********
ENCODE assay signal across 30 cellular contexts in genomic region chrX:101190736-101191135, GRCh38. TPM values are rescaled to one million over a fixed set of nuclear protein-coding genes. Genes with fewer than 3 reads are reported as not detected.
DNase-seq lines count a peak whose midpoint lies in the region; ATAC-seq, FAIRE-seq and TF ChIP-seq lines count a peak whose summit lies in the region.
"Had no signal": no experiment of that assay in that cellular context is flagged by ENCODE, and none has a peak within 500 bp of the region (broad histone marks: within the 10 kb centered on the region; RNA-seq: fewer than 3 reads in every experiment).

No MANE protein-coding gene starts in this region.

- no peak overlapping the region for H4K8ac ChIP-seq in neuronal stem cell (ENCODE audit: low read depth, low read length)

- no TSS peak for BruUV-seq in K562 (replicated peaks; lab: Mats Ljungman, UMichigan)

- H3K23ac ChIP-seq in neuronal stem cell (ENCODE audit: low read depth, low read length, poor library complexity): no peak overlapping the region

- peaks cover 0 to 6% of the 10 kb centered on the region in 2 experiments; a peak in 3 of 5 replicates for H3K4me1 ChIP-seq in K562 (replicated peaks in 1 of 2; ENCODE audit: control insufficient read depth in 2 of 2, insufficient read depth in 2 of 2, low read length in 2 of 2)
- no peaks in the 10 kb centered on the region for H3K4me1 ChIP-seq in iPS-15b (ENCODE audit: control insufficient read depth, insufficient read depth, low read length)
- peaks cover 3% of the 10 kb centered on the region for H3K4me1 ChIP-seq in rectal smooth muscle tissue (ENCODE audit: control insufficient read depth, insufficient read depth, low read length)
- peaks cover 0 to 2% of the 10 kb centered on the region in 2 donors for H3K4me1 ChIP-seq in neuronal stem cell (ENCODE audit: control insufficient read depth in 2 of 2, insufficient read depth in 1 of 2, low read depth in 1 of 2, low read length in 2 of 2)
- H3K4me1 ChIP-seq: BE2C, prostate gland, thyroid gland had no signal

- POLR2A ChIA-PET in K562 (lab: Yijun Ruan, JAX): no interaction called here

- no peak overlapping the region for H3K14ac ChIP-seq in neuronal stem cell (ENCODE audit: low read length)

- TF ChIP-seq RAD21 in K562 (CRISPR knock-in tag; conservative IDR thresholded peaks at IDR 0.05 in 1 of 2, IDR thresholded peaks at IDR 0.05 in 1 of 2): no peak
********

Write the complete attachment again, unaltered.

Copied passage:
ENCODE assay signal across 30 cellular contexts in genomic region chrX:101190736-101191135, GRCh38. TPM values are rescaled to one million over a fixed set of nuclear protein-coding genes. Genes with fewer than 3 reads are reported as not detected.
DNase-seq lines count a peak whose midpoint lies in the region; ATAC-seq, FAIRE-seq and TF ChIP-seq lines count a peak whose summit lies in the region.
"Had no signal": no experiment of that assay in that cellular context is flagged by ENCODE, and none has a peak within 500 bp of the region (broad histone marks: within the 10 kb centered on the region; RNA-seq: fewer than 3 reads in every experiment).

No MANE protein-coding gene starts in this region.

- no peak overlapping the region for H4K8ac ChIP-seq in neuronal stem cell (ENCODE audit: low read depth, low read length)

- no TSS peak for BruUV-seq in K562 (replicated peaks; lab: Mats Ljungman, UMichigan)

- H3K23ac ChIP-seq in neuronal stem cell (ENCODE audit: low read depth, low read length, poor library complexity): no peak overlapping the region

- peaks cover 0 to 6% of the 10 kb centered on the region in 2 experiments; a peak in 3 of 5 replicates for H3K4me1 ChIP-seq in K562 (replicated peaks in 1 of 2; ENCODE audit: control insufficient read depth in 2 of 2, insufficient read depth in 2 of 2, low read length in 2 of 2)
- no peaks in the 10 kb centered on the region for H3K4me1 ChIP-seq in iPS-15b (ENCODE audit: control insufficient read depth, insufficient read depth, low read length)
- peaks cover 3% of the 10 kb centered on the region for H3K4me1 ChIP-seq in rectal smooth muscle tissue (ENCODE audit: control insufficient read depth, insufficient read depth, low read length)
- peaks cover 0 to 2% of the 10 kb centered on the region in 2 donors for H3K4me1 ChIP-seq in neuronal stem cell (ENCODE audit: control insufficient read depth in 2 of 2, insufficient read depth in 1 of 2, low read depth in 1 of 2, low read length in 2 of 2)
- H3K4me1 ChIP-seq: BE2C, prostate gland, thyroid gland had no signal

- POLR2A ChIA-PET in K562 (lab: Yijun Ruan, JAX): no interaction called here

- no peak overlapping the region for H3K14ac ChIP-seq in neuronal stem cell (ENCODE audit: low read length)

- TF ChIP-seq RAD21 in K562 (CRISPR knock-in tag; conservative IDR thresholded peaks at IDR 0.05 in 1 of 2, IDR thresholded peaks at IDR 0.05 in 1 of 2): no peak